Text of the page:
Celebrate Life by Katarina Silva

Art challenges old views and begs that we reevaluate them. Art connects us with something beyond what we thought was absolute and asks us to step outside of our old perimeters of existence. Perhaps then, art asks us to step into the mystery, into the magic, into those places that transcend all definition. In that sense, one might even say art serves the same purpose as yoga: to connect us with a state of being that is much grander than who we think we are now. Yoga, after all, means connection. Might not what yogis connect with, be the same experience artists give themselves when they surrender to their creativity?

In order to truly merge with a work of art, surrendering is a must.

We surrender the rigid parts of our self so that we can experience the self beyond boundaries. Like an asana for our whole beings, art invites us to flex into new shapes as we release ourselves into an artistic creation. In doing so we are transformed. And the transformations we can assume are as endless as the variety of art produced on our planet! All are evidence of the unlimited ways in which we experience the universe, and the universe, in turn, experiences us.

At the height of artistic expression the line between us and the universe becomes deliciously blurred.

As in passionate lovemaking, when erotic rapture makes it impossible to tell where you end and your lover begins. That’s when pure pleasure rushes in. A kind of ananda. Yes, there is an unmistakable pleasure connected to making art! It’s almost like a confirmation that the artist is fulfilling his or her raison d’être. Suddenly we find ourselves savoring life, delighting in it, quenched with a satisfaction that everything around us and within us is in harmony. It is a moment that exists in time, and yet it is also independent of time. Like that little Sanskrit word: sat. Eternity exists in every second. This is an irony I like flirting with in the making of my own art.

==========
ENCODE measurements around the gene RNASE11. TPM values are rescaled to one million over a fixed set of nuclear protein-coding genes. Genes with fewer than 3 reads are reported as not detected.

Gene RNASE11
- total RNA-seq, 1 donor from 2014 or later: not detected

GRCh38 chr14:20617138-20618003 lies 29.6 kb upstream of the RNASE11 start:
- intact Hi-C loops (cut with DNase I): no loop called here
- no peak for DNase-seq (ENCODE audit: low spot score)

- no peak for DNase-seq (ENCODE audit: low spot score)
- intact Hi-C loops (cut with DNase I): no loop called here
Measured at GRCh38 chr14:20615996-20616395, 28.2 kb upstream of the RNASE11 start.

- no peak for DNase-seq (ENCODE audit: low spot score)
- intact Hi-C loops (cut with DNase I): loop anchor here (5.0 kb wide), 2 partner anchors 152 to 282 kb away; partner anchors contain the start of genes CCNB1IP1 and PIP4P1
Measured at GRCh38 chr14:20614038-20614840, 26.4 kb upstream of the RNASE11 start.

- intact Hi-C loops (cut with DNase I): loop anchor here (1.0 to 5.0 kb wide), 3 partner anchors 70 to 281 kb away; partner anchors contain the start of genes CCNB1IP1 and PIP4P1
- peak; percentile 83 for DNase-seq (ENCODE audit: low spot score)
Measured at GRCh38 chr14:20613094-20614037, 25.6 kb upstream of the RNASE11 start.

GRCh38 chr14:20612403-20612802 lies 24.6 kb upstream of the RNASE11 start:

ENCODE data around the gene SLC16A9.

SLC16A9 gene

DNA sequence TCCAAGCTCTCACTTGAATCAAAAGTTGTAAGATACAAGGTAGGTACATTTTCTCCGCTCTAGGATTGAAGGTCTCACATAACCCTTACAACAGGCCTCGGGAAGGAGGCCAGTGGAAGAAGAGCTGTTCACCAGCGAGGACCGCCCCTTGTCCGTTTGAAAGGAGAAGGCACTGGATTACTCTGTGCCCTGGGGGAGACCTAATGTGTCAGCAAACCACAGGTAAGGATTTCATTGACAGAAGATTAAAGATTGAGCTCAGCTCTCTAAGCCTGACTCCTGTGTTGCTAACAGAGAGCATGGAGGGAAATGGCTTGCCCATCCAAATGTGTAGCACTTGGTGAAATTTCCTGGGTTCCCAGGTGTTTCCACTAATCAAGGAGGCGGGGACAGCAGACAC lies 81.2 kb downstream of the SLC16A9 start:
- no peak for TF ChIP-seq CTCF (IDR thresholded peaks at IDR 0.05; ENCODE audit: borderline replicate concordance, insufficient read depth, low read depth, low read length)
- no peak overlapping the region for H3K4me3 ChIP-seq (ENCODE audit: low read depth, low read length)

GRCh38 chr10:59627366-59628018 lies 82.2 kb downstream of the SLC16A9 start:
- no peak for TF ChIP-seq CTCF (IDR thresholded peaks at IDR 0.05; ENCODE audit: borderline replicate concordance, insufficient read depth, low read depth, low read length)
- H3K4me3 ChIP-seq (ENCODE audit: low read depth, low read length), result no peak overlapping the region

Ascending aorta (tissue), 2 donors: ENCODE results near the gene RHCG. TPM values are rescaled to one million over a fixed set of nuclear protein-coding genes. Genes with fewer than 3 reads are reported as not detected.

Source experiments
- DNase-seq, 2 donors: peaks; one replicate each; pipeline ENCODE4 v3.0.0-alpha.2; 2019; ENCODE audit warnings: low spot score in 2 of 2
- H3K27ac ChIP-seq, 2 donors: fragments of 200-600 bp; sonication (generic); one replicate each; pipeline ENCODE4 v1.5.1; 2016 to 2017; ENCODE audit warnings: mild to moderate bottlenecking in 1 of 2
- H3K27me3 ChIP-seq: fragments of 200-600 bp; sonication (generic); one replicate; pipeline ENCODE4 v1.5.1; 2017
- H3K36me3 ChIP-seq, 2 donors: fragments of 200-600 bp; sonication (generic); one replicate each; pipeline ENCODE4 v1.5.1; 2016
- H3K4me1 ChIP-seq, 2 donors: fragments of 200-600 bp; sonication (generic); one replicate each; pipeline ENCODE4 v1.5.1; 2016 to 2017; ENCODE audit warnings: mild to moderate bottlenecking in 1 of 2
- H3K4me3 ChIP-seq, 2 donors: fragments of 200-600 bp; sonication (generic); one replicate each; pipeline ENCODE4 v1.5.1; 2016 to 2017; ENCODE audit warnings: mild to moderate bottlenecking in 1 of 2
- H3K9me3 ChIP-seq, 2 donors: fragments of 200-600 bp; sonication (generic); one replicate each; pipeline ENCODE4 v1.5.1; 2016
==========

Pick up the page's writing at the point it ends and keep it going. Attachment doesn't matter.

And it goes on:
Flower Offering by Katarina Silva

I beckon eternity by giving myself only ten seconds in which to take each photograph. I intentionally use the ten second timer on my camera as part of the practice I use to increase my awareness, or cit. I never use a remote. I set the timer and jump in front of the camera; potentially jumping into forever. There is a space. It lasts but ten seconds. I place myself within it like breath enters lungs. I flow in and out of it to deliver life to every other part of who I am. This ten second space sustains me in it’s impermanence. It feeds me everything the other spaces don’t. And at the same time, when I am in it, there are no other spaces. There is only that space in which I am born and I die in a little fraction of time. Like an insect. It is short, but it contains my whole life. And it is a life that is woven into the fabric of all life here on our planet. It’s expression inevitably results in my art.

There are really no words for what possesses an artist when they enter their creative space. It is wild, it is raw, it is an uninhibited, naked dance with existence that makes onlookers think we have lost our minds. And perhaps we have. Perhaps that is part of the process that makes art. Something needs to be lost to make room for a new gain. Art takes the ordinary and mutates it into something extraordinary; something that has the power to expand one’s awareness beyond what it was previously.

I’d like to think that just as the gently flapping wings of migrating butterflies charge weather patterns on the other side of the planet, the collective release of artists into our creative spaces stirs up transformative forces in the ways humans develop. I strongly feel that art beautifully accelerates the evolution of our species, as in my own art-making I feel myself being carried into all kinds of expansive directions. And the urge to create never sleeps. And the universe continues to unfold.

Mariposa by Katarina Silva